QArt Studio also employs an established, trained practitioner who assists the artists in developing their individual oeuvres. Rowlinson says, “Gordon Hayward, our studio supervisor, along with our volunteers work with the artists, teaching them new techniques and assisting with creative direction.” It is great for the artists to feel that their studio and work is commercially successful, which, in turn, further contributes to the impact that the organisation already has. “The gallery is a really great way for the organisation to showcase the talent that people with diffability have”, says Dymke. “In other words, it lets us run with the big dogs.”
Instead of earning a commission on sold works, the artists are paid a weekly wage in accordance with their time dedicated to artmaking. Whilst this arrangement has been critiqued by some members of the public, the fact is that the salary is essential; it allows the artists to maintain secure and ongoing employment. According to the Australian Senate Estimates from 2014, the Australian government invests $750AUD million into Disability Employment Services (DES) annually. The DES assists functionally diverse job seekers and also provides support to employers in hiring differently abled people. However, only 3% of employers make use of the DES when recruiting. And sadly, only 30% of functionally diverse people who obtain employment through the DES keep their jobs after six months. Dymke says, “Most people say that I don’t have a disability, I just do things differently. It might take me longer to do something, but I will get it eventually.” We can’t simply create patchwork solutions to solve these issues. That’s why QArt Gallery’s purpose and strategies are to be revered; they are an excellent example of how to provoke change, not only within the commercial art world, but also in challenging the wider social, economic and attitudinal factors that contribute to the prejudice and unconscious bias faced by differently abled people on a global scale.
Whilst the early study of Outsider Art could be criticized as the fetishization of the ‘other’, at its crux is its authentic and pure form of creative expression. With our world’s greater understanding of critical social theory, intersectionality and accountability, the artists at QArt Gallery have been able to reclaim and reappropriate the term Outsider Art, separating it from its pejorative. By championing ability, the institution’s unique structure has been able to transform the genre of Outsider Art into a practical channel for the complete reform of society’s perception of diffability. QArt Gallery has been able to give local functionally diverse artists the opportunity to maintain secure employment, live engaging lives in the community, and most importantly, a commercial gallery space to showcase their work; a chance they may not have been able to experience elsewhere. After all, perhaps we are viewed as the outsiders, the voyeurs granted the privilege of peering into these unique and distinct worlds.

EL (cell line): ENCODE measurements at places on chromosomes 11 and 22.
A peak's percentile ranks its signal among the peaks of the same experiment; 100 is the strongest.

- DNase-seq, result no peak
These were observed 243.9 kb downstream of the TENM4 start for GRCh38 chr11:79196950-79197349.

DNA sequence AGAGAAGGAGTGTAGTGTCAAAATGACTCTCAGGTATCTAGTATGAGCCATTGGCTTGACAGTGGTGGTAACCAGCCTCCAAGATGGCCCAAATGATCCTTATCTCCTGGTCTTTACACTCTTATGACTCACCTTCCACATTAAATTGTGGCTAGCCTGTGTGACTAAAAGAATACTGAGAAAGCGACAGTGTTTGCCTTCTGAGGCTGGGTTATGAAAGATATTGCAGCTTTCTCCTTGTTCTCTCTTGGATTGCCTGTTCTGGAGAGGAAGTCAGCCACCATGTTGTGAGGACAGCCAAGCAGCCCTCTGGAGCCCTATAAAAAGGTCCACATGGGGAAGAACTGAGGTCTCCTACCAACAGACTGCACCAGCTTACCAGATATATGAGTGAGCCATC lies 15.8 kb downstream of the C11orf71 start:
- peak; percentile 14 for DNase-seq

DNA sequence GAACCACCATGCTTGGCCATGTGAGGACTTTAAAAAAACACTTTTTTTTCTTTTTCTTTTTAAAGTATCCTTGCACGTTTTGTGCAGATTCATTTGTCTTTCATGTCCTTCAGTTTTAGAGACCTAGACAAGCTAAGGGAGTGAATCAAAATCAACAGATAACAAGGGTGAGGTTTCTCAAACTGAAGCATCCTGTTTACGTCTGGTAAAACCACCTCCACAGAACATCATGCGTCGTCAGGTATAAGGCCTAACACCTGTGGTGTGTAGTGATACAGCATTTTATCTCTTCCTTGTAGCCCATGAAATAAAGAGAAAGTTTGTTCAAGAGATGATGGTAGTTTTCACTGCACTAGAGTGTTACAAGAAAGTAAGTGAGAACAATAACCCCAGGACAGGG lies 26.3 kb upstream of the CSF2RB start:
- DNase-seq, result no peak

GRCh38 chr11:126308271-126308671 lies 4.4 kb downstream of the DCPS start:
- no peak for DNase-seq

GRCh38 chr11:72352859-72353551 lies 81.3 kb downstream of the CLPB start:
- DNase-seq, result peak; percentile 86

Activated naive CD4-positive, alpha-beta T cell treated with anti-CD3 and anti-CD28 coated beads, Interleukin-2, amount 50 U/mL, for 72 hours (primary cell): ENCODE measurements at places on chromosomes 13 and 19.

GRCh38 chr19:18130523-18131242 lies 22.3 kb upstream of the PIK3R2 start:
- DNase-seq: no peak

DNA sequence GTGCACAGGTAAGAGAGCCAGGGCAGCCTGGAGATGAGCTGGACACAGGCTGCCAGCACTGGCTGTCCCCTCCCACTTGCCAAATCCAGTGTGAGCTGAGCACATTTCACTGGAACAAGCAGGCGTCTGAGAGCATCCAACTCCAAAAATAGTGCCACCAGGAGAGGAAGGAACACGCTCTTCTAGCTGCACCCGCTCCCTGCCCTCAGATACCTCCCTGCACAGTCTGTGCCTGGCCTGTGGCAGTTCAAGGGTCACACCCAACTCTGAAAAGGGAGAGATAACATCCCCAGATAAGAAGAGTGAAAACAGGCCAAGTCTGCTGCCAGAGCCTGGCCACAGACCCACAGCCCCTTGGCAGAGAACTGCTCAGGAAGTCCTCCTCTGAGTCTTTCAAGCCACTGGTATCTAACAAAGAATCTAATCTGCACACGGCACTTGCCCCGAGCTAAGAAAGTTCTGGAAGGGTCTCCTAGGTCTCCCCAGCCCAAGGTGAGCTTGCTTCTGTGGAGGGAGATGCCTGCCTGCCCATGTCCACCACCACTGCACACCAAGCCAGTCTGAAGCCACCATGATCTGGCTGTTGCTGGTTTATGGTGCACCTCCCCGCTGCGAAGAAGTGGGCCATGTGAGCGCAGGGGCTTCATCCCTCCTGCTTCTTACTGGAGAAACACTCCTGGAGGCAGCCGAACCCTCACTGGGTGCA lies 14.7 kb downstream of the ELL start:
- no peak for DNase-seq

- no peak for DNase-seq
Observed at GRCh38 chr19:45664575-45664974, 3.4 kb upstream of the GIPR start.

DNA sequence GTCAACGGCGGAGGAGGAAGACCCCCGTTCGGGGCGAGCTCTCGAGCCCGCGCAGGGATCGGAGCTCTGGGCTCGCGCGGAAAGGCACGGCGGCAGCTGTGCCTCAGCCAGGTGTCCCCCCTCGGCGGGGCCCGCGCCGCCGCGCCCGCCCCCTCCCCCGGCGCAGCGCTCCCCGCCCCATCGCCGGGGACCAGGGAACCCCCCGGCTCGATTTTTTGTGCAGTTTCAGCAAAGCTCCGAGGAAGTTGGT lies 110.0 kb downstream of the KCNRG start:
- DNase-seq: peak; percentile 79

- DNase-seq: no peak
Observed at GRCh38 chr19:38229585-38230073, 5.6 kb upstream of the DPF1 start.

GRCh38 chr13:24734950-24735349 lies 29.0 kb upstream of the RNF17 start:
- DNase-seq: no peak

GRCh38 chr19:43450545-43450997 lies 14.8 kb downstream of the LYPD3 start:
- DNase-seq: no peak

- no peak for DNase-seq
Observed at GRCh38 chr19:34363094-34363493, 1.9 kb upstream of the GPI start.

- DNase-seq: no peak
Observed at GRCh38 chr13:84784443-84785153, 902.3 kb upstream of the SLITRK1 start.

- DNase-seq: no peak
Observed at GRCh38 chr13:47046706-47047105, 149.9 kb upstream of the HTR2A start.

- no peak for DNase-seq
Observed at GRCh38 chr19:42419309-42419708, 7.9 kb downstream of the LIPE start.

QArt Gallery is located at 188 High St, Kew VIC 3101, Australia.
You can view and purchase works by the QArt Gallery artists at https://www.qart.endeavour.com.au
Natalie Bradvica is an arts writer based in Melbourne, Australia. Graduating with a BA in Art Theory from the University of New South Wales in 2017, she is now working as a gallery manager in the not-for-profits arts sector whilst completing her MA in Art Curatorship at the University of Melbourne.
Taleporos, G., Employment and Disability: A Complex Problem with No Simple Solution, 13 January 2014, http://www.abc.net.au/rampup/articles/2014/01/13/3922428.htm (accessed 10 March 2018)
QArt Gallery, About, 2018, https://www.qart.endeavour.com.au/pages/about-qart (accessed 12 March 2018)
Featured image: QArt Gallery Artists, The artists represented by QArt Gallery have varying degrees of functional diversity, courtesy of QArt Gallery. Photo credit: Jan Rowlinson.